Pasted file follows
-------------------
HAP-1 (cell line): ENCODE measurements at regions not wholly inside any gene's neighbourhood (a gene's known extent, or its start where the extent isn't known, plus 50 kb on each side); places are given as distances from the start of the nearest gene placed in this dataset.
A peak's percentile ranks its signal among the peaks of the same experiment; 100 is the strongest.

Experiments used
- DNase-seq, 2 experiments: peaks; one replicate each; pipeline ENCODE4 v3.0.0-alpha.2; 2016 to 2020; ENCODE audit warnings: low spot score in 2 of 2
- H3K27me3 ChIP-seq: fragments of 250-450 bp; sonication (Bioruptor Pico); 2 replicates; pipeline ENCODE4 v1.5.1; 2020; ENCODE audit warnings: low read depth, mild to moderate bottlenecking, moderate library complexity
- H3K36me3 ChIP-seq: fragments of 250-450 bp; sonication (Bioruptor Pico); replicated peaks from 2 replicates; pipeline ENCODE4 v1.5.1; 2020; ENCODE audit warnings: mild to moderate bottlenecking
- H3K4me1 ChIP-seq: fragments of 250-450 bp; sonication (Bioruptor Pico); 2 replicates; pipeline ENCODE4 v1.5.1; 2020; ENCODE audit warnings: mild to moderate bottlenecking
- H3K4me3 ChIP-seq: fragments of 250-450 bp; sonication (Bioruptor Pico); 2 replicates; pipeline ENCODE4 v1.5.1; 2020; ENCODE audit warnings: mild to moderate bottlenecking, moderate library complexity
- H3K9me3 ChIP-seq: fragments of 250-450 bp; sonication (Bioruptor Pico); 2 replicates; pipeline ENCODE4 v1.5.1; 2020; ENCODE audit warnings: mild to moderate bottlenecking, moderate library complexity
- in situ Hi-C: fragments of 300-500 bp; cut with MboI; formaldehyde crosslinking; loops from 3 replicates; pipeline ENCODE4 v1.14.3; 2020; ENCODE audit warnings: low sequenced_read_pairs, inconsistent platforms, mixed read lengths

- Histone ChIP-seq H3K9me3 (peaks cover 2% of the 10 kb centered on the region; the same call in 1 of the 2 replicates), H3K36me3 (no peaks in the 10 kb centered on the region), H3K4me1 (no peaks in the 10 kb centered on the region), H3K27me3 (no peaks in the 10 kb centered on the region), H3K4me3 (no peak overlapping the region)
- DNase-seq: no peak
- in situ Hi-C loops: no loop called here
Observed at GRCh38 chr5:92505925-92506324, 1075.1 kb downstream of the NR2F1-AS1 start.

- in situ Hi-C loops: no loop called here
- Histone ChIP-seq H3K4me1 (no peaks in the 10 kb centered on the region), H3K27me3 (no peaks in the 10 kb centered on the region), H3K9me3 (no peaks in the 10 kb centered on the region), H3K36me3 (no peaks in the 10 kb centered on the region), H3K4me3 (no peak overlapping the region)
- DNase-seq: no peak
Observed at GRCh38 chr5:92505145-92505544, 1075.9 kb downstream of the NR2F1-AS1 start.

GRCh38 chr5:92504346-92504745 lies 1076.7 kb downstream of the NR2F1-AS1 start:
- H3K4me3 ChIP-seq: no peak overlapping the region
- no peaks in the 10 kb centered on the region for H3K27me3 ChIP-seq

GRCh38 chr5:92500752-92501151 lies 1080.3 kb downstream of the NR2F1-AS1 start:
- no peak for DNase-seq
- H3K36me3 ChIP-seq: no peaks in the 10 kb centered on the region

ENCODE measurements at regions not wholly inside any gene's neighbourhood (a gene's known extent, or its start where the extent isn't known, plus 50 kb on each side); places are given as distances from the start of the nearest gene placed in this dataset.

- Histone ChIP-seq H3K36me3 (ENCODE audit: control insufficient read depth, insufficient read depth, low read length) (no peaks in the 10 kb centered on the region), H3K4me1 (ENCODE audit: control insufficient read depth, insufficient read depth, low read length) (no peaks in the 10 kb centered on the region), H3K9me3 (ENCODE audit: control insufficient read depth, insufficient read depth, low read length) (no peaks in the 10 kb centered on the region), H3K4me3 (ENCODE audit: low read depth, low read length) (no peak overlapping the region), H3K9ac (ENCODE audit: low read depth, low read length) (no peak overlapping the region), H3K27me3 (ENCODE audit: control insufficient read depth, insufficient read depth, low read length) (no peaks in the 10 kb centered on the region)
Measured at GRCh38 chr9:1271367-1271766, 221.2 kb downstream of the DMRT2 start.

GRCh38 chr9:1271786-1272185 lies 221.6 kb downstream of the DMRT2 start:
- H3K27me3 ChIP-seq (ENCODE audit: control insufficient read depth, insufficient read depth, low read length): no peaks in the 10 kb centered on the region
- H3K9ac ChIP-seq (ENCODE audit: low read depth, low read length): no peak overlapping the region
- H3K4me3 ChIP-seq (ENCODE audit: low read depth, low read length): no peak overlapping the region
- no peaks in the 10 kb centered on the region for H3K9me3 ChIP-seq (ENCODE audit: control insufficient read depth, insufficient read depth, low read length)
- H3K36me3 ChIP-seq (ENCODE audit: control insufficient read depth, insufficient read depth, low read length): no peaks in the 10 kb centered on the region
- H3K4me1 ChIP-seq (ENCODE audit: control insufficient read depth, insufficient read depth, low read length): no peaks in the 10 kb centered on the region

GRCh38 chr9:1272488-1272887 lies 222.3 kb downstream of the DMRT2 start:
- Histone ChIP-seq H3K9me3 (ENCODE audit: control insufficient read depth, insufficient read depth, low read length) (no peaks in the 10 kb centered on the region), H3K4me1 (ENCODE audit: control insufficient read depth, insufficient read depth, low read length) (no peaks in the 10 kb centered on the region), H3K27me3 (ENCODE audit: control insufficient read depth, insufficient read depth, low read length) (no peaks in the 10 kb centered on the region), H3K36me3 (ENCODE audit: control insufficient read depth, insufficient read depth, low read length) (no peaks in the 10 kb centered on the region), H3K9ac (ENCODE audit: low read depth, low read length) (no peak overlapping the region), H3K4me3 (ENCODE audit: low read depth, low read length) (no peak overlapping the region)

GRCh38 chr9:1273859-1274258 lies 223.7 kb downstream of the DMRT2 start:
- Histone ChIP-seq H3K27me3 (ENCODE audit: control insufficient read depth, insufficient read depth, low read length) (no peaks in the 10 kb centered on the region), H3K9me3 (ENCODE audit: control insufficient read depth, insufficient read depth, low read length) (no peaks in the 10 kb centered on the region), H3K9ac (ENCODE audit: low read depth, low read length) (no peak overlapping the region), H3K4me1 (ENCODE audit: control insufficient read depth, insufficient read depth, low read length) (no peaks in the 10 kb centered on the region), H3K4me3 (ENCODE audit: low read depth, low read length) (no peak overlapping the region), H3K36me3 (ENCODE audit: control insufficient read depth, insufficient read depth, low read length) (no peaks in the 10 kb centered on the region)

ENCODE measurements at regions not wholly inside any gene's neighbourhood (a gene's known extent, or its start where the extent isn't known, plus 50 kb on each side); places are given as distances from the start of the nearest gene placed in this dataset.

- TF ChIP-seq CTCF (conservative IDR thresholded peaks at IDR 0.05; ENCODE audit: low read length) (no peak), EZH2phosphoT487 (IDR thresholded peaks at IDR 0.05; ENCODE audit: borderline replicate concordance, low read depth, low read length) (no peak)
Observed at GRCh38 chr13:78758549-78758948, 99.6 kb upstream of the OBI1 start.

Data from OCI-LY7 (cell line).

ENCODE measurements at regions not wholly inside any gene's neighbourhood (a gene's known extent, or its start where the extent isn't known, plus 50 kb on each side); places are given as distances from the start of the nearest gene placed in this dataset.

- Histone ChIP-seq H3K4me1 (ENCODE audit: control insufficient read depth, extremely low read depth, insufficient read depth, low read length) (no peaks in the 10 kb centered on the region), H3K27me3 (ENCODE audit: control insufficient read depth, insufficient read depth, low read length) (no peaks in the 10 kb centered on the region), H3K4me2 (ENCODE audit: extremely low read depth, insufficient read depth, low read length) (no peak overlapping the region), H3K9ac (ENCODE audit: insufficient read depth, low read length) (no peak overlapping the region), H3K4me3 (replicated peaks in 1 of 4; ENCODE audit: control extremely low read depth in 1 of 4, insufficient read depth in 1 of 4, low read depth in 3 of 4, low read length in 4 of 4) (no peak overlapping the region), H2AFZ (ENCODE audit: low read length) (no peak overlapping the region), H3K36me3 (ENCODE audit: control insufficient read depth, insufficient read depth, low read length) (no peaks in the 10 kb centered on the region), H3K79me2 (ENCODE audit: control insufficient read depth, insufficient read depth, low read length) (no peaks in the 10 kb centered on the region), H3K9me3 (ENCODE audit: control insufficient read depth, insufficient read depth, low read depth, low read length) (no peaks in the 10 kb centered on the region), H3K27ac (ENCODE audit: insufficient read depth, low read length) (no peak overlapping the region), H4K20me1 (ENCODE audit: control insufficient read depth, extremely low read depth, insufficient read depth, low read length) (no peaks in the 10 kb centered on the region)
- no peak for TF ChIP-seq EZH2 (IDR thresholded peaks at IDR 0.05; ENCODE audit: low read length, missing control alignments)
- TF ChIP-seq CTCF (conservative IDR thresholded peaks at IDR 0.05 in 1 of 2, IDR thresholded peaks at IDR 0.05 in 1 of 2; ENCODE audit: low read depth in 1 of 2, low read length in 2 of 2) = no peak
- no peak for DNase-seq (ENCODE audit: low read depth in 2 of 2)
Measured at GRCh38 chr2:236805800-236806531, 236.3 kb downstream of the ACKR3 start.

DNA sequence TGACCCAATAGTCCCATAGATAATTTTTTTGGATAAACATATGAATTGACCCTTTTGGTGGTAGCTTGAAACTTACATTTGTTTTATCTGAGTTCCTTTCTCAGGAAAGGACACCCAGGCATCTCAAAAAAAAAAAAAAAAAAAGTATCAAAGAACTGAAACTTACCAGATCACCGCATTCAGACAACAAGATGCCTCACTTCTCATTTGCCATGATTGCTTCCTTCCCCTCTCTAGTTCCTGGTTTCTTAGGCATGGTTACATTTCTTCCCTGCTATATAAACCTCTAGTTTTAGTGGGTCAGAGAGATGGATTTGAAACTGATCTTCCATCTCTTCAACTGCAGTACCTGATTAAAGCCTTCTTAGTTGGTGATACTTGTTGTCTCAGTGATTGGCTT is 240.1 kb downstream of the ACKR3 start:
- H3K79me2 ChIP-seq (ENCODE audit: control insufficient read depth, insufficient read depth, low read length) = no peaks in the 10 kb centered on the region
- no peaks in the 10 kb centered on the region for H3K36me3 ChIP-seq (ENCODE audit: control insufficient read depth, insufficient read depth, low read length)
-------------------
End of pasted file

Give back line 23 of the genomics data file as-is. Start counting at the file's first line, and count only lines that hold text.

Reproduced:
- no peak for DNase-seq